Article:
There’s an inescapable showmanship inherent in pouring liquid nitrogen into a champagne flute while a cloud of vapor billows from the -321°F fluid and puffs across the bar. But the show isn’t the point at Booker & Dax, a brand-new New York cocktail bar in the back of David Chang’s much-loved Momofuku Ssäm Bar, where supercold nitrogen, a laboratory centrifuge, and the like are used primarily to make drinks more delicious, and secondarily to create and serve them more efficiently. Only as an occasional side effect does a swell of fog or ceiling-high gout of flame provide entertainment to a customer.
Gin and Juice
Take the Gin and Juice. At one million bars around the world, you can have a bartender combine grapefruit juice, gin, and a splash of soda over ice, using basically the same technique that’s worked ever since humans first mixed one liquid with another. Booker & Dax, though, under the drinksmanship of friend-of-PopSci Dave Arnold, takes a more streamlined approach. Freshly squeezed grapefruit juice is clarified, using pectinase enzyme and a pair of chemical clearing agents borrowed from the wine industry, chitosan and kieselsol, in conjunction with a fast ride in the bar’s centrifuge. The opaque solids fall to the bottom, and the result is a pale liquid as clear as white wine.
Behind the scenes, the staff (or yours truly if they need an extra hand) mixes the juice with gin, sugar, and a precise weight of crushed ice or plain water, to bring it to the precise desired alcoholic strength and chilly temperature. The complete beverage is then bottled in liter bottles, carbonated at the bar’s CO2 hose, and kept chilled until it’s served.
When you sit at the bar and order a Gin & Juice, the bartender sets a champagne flute on the bar and swirls a splash of liquid nitrogen into it, bringing the glass down to delicious subzero temperatures amid the aforementioned dramatic puff of vapor. Then, with the nitro boiled off, the ice-cold carbonated cocktail is poured from the liter bottle into the glass and graciously served.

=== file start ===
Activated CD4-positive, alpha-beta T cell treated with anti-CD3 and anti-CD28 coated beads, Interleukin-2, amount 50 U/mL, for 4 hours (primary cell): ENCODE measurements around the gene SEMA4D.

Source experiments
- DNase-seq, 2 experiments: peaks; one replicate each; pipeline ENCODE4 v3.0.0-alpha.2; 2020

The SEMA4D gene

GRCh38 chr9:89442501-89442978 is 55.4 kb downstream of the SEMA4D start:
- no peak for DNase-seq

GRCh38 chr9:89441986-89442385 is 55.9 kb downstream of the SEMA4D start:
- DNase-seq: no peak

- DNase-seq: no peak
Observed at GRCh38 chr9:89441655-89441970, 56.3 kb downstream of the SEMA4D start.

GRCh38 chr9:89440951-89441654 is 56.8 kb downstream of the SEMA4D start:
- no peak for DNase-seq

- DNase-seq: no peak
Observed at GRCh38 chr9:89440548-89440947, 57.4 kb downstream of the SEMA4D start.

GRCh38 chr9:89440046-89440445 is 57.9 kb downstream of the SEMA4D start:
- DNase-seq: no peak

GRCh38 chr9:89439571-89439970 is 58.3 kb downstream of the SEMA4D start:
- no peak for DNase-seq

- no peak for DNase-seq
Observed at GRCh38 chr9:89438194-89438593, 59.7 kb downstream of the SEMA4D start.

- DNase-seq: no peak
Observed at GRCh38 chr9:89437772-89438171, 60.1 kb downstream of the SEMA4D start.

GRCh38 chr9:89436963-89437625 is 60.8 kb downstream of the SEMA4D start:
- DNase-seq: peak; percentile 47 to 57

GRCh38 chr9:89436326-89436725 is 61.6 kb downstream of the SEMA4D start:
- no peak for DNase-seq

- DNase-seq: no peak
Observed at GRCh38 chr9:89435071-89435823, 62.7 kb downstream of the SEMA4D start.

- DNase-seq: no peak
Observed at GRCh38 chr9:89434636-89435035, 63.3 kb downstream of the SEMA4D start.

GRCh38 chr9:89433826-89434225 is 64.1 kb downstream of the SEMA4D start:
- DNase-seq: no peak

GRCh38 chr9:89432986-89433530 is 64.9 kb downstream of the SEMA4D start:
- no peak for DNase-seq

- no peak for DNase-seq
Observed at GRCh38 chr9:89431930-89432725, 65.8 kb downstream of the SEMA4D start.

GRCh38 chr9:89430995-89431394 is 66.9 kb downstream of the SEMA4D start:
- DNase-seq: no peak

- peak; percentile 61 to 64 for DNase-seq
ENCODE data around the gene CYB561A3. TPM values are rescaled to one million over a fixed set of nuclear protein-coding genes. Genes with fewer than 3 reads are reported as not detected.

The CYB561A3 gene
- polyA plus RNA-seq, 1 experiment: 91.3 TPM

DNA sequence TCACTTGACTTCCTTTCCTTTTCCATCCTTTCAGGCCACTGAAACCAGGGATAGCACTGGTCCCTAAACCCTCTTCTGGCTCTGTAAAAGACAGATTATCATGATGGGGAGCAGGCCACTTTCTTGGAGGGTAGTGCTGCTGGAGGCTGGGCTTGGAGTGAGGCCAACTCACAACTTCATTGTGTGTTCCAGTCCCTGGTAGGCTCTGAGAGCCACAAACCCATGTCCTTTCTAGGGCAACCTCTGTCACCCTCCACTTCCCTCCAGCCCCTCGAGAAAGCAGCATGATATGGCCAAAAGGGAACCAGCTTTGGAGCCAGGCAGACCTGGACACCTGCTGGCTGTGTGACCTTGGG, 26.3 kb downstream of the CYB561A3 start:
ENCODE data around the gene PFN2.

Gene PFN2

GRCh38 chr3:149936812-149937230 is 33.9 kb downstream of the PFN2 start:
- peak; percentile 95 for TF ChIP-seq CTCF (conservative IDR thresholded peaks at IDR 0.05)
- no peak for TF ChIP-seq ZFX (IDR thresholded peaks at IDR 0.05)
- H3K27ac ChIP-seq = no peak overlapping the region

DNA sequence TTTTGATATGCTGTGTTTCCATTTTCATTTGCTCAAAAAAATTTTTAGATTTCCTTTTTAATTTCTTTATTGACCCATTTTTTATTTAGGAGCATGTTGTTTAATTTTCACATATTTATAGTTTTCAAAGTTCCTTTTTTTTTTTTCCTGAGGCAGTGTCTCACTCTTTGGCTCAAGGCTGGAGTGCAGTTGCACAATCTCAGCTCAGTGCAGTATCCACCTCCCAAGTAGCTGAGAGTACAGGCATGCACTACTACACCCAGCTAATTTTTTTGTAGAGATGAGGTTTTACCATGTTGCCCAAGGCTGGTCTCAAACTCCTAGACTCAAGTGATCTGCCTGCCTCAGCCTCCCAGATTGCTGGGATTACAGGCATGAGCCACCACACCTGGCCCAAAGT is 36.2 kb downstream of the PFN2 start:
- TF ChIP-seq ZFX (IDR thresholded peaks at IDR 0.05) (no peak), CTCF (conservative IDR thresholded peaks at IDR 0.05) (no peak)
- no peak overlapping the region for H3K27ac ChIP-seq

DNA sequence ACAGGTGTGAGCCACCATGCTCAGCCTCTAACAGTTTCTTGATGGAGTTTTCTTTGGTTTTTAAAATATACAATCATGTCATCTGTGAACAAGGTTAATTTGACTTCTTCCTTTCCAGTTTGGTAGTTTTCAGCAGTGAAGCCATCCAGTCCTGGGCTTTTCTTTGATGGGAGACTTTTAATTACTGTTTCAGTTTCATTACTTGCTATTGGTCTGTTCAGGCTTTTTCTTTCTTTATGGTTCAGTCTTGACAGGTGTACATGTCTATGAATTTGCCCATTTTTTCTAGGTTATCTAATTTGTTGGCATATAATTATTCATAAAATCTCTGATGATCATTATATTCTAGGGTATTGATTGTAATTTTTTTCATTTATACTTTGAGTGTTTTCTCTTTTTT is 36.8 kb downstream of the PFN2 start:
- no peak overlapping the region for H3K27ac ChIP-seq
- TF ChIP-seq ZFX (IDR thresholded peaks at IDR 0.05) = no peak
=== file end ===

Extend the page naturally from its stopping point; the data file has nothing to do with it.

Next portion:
The Red-Hot Poker
Back in 1700 or thereabouts, if you wanted a hot drink, you asked your tavernkeeper to mix it up in a mug and then thrust a red-hot poker into it. The method lacked a bit of subtlety, though, and between that and the fact that modern bars rarely have blazing fires with iron pokers in them, that method of heating drinks has fallen out of fashion. Which is a shame, Dave Arnold points out, because it did more for the drink than merely making it warm — it caramelizes sugars and ignites alcohol vapors, changing the flavor of a beverage significantly. Your winter hot toddy gets its warmth from boiling water, which does the basic job, but has no flavor-enhancing effects.
So Dave has brought back the poker. His is made from a high-temperature industrial heating rod, which is cranked up to some 1500°F with electrical resistance. It sits in a handy holster behind the bar, and then, when a customer at Booker & Dax orders a hot drink, the bartender grabs the poker’s handle and plunges it into a glass of liquor. The result: instant boiling, flames flaring from the surface of the alcohol, and a caramely odor filling the air. Then the piping-hot drink is served, transformed by ages-old technology made new.
This video shows the Fire-Breathing Dragon, a concoction of centrifuge-clarified orange juice, tea, and rum, invented by Dave in honor of the lunar new year.
Booker & Dax is in the old Milk Bar location at the back of Momofuku Ssäm Bar, at 207 Second Avenue in Manhattan.
Video edited by Nate DeYoung